Booming boat insurance premiums in the West Indies
One year after the apocalyptic images of charter boats destroyed by Cyclone Irma in Sint Maarten, Sint Barth and the British Virgin Islands, the first consequences on yacht insurance policies are being felt.
The exceptionally intense 2017 hurricane season, with two category 5 hurricanes, drove up prices. "Insurance premiums for boats based in the Caribbean area were already 3 times higher than in Europe. They have increased by an average of 30% this year," says Olivier de Roffignac from Pantaenius, a specialist in yacht insurance. "As we cannot exclude only the cyclone risk, there are 2 solutions: either exclude the Caribbean zone for part of the year, or provide for a significant additional premium. Otherwise, some actors prefer to stop covering the Caribbean."
Weakened yacht brokers
Over the past 10 years, the number of companies in the recreational craft insurance sector has been growing. This competition has resulted in lower premium levels. With a large fleet, particularly in charter, some brokers found themselves overexposed in terms of risks in the West Indies. They sometimes covered dozens of boats, anchored side by side in the rental bases.
When it came time to pay, the major insurance companies asked their brokers for accounts, sometimes withdrawing their approval. Lloyd's, which was hard hit by the BVIs, called a meeting of all its brokers in the United Kingdom to demand a strategic risk management plan in advance of any new joint work.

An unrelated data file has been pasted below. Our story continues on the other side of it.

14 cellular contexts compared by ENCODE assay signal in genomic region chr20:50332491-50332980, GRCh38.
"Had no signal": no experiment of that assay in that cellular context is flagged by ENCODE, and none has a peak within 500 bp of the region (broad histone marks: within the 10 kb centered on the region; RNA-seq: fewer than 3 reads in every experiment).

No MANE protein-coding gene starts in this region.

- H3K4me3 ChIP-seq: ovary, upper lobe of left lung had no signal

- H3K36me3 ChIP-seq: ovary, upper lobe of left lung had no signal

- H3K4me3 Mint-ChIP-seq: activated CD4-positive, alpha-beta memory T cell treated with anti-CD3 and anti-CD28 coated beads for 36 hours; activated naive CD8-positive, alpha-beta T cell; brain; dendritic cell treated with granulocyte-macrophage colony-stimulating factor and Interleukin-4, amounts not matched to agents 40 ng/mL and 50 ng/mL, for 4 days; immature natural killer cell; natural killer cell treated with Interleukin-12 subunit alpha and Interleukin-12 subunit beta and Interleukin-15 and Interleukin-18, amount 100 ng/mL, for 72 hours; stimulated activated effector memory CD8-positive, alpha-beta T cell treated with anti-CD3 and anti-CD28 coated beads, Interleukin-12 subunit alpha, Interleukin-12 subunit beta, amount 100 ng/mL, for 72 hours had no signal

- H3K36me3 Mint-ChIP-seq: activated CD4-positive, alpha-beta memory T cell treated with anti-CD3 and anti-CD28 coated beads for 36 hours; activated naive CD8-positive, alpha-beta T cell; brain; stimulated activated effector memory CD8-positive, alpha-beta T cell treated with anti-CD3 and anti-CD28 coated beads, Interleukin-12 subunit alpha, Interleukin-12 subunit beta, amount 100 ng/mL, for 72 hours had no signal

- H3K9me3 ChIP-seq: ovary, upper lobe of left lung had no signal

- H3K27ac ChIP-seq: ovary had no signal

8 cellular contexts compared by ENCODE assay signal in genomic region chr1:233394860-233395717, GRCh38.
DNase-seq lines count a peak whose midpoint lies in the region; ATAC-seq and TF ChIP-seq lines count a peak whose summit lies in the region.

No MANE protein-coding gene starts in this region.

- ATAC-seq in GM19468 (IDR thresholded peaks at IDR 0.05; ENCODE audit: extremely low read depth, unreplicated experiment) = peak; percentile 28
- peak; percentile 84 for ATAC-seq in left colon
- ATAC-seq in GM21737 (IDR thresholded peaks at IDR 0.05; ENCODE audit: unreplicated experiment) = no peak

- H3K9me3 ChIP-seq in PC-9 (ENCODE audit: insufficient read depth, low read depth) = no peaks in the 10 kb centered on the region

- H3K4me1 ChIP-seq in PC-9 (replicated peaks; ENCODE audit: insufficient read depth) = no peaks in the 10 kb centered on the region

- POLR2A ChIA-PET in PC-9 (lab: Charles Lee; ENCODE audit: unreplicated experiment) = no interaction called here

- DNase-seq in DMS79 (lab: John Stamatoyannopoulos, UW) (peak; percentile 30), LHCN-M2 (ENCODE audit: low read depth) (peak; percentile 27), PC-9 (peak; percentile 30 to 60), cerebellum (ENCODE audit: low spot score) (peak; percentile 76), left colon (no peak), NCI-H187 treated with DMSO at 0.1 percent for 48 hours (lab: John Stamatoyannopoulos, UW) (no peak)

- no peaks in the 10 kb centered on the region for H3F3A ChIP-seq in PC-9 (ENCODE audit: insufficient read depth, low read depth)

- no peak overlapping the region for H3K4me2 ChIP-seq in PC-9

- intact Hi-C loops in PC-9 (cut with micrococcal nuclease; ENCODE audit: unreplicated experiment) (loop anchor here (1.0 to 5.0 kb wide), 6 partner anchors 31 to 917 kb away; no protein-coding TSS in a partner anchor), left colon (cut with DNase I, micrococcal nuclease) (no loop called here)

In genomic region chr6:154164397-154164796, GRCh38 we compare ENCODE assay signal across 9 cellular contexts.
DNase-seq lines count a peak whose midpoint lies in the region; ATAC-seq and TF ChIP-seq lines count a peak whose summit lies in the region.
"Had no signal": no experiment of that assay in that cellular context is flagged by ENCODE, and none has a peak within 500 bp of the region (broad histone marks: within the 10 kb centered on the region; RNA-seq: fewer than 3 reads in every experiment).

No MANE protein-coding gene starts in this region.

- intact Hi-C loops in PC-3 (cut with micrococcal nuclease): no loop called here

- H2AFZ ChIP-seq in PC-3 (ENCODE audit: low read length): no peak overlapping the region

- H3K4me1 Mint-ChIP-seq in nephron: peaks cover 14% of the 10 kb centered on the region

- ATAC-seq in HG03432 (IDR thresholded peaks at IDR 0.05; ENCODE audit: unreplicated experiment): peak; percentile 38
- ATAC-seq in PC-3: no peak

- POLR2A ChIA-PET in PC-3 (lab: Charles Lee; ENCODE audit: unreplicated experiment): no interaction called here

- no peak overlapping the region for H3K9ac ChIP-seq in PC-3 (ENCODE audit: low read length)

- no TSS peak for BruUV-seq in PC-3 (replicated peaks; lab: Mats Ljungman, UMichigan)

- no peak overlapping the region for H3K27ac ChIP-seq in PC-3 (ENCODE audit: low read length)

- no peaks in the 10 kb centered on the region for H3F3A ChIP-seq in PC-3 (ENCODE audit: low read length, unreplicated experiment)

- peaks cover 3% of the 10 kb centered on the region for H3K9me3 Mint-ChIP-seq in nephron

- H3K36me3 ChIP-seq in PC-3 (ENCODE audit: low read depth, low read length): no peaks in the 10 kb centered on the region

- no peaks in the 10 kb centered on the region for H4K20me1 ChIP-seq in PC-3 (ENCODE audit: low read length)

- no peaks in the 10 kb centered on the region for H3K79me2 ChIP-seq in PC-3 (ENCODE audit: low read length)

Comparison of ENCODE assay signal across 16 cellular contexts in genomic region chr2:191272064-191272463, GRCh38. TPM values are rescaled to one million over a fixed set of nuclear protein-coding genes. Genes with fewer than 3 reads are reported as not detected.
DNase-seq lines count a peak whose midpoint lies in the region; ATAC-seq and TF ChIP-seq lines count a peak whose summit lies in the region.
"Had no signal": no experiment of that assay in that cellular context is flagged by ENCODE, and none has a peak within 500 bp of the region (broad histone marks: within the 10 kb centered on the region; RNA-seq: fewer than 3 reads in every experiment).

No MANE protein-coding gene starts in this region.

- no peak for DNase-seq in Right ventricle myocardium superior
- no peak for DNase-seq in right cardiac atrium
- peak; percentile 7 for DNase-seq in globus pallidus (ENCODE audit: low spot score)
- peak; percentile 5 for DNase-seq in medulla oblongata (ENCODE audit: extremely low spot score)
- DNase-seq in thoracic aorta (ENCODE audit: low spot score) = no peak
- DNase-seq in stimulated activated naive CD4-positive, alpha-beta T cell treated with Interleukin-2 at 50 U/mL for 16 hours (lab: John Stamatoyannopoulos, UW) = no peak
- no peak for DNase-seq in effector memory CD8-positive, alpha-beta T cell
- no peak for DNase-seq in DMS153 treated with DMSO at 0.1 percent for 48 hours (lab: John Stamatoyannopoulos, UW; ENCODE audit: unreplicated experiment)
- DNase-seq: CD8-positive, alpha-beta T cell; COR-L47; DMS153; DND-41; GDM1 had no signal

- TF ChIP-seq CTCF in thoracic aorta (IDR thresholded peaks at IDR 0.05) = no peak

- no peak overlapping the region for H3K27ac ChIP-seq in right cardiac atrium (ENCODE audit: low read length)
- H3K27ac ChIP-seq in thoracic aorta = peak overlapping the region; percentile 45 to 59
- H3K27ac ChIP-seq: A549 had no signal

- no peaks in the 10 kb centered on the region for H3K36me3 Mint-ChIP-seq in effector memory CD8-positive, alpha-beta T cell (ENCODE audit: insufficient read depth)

The low number of insurers exhibiting at the Cannes Yachting Festival could be an indicator of the health of the sector. "It's easy to sell cheap pleasure insurance, but you have to look at the long term. Irma has cleaned up the market," says another player in the sector who wants to remain anonymous.
No direct consequences for pleasure boating in mainland France
With different risks, insurance premiums for a pleasure boat in metropolitan France are not impacted. "We are careful not to make French customers pay for the Caribbean," says Olivier de Roffignac. If the consequences are not directly felt, the recurrence of violent weather phenomena also in Europe could lead insurers to review their rates and strategies on this side of the Atlantic. Will they eventually withdraw from boating as some have done from professional shipping?